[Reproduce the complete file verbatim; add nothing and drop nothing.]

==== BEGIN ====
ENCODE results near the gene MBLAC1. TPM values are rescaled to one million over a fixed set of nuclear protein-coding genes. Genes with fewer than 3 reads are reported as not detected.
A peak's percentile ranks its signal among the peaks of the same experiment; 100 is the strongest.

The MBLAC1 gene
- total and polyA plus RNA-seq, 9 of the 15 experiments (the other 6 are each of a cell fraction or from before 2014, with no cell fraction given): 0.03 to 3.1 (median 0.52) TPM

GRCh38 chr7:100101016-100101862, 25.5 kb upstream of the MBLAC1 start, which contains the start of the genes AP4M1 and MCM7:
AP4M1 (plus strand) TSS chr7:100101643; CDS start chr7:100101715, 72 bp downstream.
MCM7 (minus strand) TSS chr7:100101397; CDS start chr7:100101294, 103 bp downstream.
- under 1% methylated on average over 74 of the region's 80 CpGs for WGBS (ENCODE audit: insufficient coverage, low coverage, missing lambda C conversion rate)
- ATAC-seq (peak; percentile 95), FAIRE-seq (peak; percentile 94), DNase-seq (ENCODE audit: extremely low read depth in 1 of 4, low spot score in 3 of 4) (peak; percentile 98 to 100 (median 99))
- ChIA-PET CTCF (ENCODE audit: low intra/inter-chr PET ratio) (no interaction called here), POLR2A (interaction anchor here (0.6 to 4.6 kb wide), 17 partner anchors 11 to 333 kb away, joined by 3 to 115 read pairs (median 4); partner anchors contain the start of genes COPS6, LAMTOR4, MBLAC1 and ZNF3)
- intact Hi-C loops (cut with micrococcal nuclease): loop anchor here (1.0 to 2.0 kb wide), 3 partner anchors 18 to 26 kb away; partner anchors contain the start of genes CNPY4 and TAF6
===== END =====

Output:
ENCODE results near the gene MBLAC1. TPM values are rescaled to one million over a fixed set of nuclear protein-coding genes. Genes with fewer than 3 reads are reported as not detected.
A peak's percentile ranks its signal among the peaks of the same experiment; 100 is the strongest.

The MBLAC1 gene
- total and polyA plus RNA-seq, 9 of the 15 experiments (the other 6 are each of a cell fraction or from before 2014, with no cell fraction given): 0.03 to 3.1 (median 0.52) TPM

GRCh38 chr7:100101016-100101862, 25.5 kb upstream of the MBLAC1 start, which contains the start of the genes AP4M1 and MCM7:
AP4M1 (plus strand) TSS chr7:100101643; CDS start chr7:100101715, 72 bp downstream.
MCM7 (minus strand) TSS chr7:100101397; CDS start chr7:100101294, 103 bp downstream.
- under 1% methylated on average over 74 of the region's 80 CpGs for WGBS (ENCODE audit: insufficient coverage, low coverage, missing lambda C conversion rate)
- ATAC-seq (peak; percentile 95), FAIRE-seq (peak; percentile 94), DNase-seq (ENCODE audit: extremely low read depth in 1 of 4, low spot score in 3 of 4) (peak; percentile 98 to 100 (median 99))
- ChIA-PET CTCF (ENCODE audit: low intra/inter-chr PET ratio) (no interaction called here), POLR2A (interaction anchor here (0.6 to 4.6 kb wide), 17 partner anchors 11 to 333 kb away, joined by 3 to 115 read pairs (median 4); partner anchors contain the start of genes COPS6, LAMTOR4, MBLAC1 and ZNF3)
- intact Hi-C loops (cut with micrococcal nuclease): loop anchor here (1.0 to 2.0 kb wide), 3 partner anchors 18 to 26 kb away; partner anchors contain the start of genes CNPY4 and TAF6